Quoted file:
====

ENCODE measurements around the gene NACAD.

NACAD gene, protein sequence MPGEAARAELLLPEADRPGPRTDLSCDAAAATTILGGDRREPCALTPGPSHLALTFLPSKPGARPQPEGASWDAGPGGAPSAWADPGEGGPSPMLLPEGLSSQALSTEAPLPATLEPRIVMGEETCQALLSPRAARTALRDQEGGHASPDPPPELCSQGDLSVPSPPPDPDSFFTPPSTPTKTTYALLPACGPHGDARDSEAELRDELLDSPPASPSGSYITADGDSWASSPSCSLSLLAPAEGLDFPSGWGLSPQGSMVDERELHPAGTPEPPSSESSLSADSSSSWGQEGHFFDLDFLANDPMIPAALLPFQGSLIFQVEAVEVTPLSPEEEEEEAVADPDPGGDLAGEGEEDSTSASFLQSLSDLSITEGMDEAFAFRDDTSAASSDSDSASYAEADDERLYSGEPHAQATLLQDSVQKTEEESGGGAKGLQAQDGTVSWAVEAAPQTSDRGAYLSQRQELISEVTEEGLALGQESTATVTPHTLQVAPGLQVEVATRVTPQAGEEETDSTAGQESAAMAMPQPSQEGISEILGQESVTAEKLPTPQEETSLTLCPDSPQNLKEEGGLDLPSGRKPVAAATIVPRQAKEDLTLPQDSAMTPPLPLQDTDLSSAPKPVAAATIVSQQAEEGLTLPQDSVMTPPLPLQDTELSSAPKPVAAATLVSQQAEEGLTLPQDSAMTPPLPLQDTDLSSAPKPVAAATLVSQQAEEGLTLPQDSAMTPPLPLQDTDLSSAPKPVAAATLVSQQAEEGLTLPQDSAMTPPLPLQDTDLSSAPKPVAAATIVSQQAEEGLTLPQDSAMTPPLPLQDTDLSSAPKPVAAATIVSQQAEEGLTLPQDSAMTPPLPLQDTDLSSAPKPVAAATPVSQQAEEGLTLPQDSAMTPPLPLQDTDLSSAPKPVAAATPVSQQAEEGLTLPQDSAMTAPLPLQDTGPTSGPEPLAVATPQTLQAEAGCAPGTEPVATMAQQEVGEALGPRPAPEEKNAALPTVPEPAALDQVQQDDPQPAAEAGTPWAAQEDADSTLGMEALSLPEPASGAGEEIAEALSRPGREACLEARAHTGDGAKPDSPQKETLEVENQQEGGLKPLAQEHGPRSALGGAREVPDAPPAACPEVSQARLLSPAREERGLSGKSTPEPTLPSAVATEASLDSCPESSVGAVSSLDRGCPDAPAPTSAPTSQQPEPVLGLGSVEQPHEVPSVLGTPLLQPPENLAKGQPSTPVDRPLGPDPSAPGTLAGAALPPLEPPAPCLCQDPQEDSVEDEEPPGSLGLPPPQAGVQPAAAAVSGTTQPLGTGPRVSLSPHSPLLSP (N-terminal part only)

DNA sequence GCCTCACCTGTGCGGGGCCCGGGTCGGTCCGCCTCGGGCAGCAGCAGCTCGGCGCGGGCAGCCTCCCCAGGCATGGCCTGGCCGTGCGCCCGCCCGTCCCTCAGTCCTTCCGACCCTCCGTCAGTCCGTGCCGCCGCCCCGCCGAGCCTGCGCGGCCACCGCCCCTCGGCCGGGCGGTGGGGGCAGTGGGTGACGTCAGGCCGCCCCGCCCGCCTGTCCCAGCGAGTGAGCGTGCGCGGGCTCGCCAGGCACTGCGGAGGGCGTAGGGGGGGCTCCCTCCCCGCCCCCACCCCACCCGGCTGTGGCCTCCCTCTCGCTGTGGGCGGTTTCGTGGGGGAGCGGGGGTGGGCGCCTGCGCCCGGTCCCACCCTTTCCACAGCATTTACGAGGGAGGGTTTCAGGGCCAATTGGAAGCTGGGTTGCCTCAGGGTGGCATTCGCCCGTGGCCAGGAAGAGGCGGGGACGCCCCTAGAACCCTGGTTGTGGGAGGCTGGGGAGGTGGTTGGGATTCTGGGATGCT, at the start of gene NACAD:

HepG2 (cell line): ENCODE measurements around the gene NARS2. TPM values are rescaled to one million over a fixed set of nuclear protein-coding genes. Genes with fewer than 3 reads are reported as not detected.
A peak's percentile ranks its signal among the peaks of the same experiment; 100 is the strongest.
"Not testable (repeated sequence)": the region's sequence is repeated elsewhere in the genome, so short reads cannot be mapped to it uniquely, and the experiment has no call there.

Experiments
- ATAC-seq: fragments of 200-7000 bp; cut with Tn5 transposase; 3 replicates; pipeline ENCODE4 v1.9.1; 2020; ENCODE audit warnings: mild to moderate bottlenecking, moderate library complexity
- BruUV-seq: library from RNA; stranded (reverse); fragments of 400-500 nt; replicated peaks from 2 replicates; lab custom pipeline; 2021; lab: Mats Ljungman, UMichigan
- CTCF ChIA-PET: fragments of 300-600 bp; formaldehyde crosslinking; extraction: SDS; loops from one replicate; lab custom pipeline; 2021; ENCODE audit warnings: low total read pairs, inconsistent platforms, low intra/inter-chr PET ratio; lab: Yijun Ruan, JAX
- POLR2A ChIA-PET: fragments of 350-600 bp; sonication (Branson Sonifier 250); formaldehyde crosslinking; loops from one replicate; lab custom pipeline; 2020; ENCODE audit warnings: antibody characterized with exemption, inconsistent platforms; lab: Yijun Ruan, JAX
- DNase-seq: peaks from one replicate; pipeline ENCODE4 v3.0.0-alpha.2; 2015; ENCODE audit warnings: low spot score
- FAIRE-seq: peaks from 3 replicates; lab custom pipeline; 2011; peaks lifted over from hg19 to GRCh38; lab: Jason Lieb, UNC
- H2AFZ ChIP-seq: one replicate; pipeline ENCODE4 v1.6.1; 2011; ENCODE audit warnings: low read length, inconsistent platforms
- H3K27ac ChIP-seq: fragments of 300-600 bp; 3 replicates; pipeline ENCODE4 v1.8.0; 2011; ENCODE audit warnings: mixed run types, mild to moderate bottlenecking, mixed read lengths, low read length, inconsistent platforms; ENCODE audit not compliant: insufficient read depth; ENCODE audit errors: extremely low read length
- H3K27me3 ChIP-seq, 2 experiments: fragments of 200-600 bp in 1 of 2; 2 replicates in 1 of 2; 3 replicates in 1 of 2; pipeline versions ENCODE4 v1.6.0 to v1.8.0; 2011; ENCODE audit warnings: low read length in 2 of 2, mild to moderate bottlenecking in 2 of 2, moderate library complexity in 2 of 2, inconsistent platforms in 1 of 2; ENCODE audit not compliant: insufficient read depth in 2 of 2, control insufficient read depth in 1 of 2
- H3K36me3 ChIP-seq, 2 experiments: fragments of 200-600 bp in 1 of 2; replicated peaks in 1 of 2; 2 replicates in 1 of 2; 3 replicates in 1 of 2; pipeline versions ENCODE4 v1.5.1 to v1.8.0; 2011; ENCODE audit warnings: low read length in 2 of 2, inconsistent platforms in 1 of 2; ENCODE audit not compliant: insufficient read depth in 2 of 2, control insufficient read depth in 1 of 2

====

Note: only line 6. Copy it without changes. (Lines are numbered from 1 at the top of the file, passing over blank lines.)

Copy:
"Not testable (repeated sequence)": the region's sequence is repeated elsewhere in the genome, so short reads cannot be mapped to it uniquely, and the experiment has no call there.